ORTIZ-MENA: Well, he has spoken about a trade deficit and the need to create jobs in the U.S. But I would say that the correct focus is on creating jobs in the U.S. and also in Mexico. How we do that is open to question. I don't think it has anything to do with, you know, focusing on trade surplus or deficit or forcing companies to go from Mexico back into the U.S. So correct in terms of aims - I have a problem with the means that are being pursued.

GREENE: Are there ways - are there means that would give Donald Trump the ability to tell Americans that their jobs are being protected and also rework this deal in a way that Mexico's government would be satisfied with?

ORTIZ-MENA: Yes, absolutely. If there's a big concern about the trade balance, the focus should be on having the U.S. sell even more to Mexico as opposed to imposing new barriers for Mexican exports entering into the U.S., such as a proposed border tax. So we should have, you know, more trade until we can get even more Mexican investment in the U.S., for example. There are win-win solutions here.

GREENE: Well, let me turn to the question of deportations. I mean, we have these new actions suggesting that the Trump administration is going to do more to remove people in the country illegally, send them to Mexico. The foreign minister there saying - you can't do that unilaterally. So what is Mexico's president going to tell these secretaries today about how it could be done in a way that's not unilateral?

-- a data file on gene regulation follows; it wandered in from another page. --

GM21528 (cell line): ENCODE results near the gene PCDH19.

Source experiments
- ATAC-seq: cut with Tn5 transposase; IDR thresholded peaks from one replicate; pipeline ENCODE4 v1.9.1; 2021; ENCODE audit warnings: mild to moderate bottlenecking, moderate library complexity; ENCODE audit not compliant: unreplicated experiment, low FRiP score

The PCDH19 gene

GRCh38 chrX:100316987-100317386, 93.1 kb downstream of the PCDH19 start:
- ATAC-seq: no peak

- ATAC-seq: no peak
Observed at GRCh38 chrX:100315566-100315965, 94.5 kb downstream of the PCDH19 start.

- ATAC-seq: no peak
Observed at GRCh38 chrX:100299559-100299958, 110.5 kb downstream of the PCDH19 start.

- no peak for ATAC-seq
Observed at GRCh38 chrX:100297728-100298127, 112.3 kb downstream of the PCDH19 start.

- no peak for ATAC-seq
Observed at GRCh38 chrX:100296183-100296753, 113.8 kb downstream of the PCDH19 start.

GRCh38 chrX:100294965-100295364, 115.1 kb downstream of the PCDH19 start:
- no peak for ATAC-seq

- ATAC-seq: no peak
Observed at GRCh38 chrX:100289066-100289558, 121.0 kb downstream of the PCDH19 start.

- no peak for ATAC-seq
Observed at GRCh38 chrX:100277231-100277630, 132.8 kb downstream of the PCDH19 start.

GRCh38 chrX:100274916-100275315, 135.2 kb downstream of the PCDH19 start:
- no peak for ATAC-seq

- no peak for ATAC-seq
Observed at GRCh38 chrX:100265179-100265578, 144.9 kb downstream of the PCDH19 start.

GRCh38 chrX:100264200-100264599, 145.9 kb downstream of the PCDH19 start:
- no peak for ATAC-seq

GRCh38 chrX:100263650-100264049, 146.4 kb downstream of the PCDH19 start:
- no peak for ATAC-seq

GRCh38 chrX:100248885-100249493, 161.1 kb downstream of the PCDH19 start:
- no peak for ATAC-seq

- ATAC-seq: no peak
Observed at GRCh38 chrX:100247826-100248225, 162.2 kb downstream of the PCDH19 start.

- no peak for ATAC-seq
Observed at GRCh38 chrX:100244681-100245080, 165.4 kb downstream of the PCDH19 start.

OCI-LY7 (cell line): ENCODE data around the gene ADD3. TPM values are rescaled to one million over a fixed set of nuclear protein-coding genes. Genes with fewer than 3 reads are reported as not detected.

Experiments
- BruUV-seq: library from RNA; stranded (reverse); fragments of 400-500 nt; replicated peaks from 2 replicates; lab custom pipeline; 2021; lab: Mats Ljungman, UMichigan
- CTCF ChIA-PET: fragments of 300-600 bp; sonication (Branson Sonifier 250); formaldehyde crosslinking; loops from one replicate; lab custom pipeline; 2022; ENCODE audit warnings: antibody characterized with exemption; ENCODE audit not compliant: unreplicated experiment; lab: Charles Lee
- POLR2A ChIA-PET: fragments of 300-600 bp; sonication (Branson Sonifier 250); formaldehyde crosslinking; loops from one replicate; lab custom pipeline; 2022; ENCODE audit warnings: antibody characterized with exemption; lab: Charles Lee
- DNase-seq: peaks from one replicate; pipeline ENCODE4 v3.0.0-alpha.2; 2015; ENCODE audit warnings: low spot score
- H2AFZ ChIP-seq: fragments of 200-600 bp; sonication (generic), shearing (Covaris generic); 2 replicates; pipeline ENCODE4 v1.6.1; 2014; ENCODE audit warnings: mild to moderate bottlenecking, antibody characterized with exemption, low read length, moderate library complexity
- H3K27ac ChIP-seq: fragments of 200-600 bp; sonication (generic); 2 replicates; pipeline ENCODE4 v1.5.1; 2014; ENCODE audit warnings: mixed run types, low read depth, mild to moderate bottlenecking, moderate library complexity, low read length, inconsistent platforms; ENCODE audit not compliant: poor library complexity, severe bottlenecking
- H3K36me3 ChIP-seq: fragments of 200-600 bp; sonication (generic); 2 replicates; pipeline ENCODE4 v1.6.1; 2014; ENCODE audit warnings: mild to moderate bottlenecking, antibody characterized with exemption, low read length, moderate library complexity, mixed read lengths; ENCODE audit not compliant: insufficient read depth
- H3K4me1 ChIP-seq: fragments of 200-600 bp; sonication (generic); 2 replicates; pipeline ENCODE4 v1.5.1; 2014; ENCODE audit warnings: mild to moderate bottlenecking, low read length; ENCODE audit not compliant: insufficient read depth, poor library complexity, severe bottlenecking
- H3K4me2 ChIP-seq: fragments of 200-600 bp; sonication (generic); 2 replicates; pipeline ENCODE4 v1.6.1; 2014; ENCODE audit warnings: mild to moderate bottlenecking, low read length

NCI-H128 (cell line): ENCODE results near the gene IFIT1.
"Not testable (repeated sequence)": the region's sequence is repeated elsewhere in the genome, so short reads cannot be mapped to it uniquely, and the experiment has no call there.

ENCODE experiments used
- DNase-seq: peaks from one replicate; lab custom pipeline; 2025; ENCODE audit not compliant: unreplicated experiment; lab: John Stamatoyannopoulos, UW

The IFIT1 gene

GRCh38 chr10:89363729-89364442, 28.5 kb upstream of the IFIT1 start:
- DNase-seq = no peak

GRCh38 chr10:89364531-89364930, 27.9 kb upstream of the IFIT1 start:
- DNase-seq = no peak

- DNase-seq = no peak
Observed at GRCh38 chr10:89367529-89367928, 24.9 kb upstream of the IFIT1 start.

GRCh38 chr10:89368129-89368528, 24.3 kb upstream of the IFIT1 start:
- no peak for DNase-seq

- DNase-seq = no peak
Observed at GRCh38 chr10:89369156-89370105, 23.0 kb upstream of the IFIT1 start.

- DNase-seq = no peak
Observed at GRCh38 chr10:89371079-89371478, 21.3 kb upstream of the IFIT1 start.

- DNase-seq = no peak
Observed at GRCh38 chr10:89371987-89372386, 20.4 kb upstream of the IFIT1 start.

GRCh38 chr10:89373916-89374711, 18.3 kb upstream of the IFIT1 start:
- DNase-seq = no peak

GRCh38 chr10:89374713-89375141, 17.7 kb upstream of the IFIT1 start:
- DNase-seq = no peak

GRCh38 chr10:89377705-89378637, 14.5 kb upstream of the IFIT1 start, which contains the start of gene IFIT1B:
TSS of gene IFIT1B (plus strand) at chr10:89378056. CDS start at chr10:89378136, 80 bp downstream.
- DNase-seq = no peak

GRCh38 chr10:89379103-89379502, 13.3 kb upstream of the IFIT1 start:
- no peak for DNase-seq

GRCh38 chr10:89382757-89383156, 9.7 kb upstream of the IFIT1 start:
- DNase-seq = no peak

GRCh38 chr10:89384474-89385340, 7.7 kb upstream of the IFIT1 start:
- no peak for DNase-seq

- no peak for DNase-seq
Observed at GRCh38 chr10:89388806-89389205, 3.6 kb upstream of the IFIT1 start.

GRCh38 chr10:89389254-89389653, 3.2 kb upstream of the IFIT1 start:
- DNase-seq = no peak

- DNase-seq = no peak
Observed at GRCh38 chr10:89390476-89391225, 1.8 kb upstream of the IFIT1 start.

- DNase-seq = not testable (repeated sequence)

ORTIZ-MENA: Well, basically, to see how Mexico and the U.S. can work together. Net migration from Mexico to the U.S. has been zero for the past few years. The big challenge comes from Central America and other regions. And Mexico and the U.S. have to work together for a shared problem - to resolve a shared problem. There is also undocumented immigration from Central America coming into Mexico. So this is...

GREENE: Did you say...

ORTIZ-MENA: ...A shared problem that requires a shared solution.

GREENE: Did you say zero immigration from Mexico to...

ORTIZ-MENA: Zero net, zero net.

GREENE: Zero net immigration.

ORTIZ-MENA: Zero net.

GREENE: OK, I see.

Let me just - we just have a few seconds left. Do you see President Trump as a potential partner for Mexico?

ORTIZ-MENA: Yes. I believe that if the focus is on taking the relationship to, you know, a new level, you know - big thinking, daring initiatives - we can do it. If we focus on the positive-sum focus, not I win, you lose. If you do that, it will be very difficult to get any agreement.

GREENE: OK. Antonio Ortiz-Mena is a former Mexican diplomat. He's now a senior adviser at the Albright Stonebridge Group in Washington, D.C.

Thanks so much for coming in this morning.

ORTIZ-MENA: Thank you, David. Transcript provided by NPR, Copyright NPR.

Corrected: February 23, 2017 at 12:00 AM EST
A previous Web introduction misspelled Albright Stonebridge Group as Stoneridge.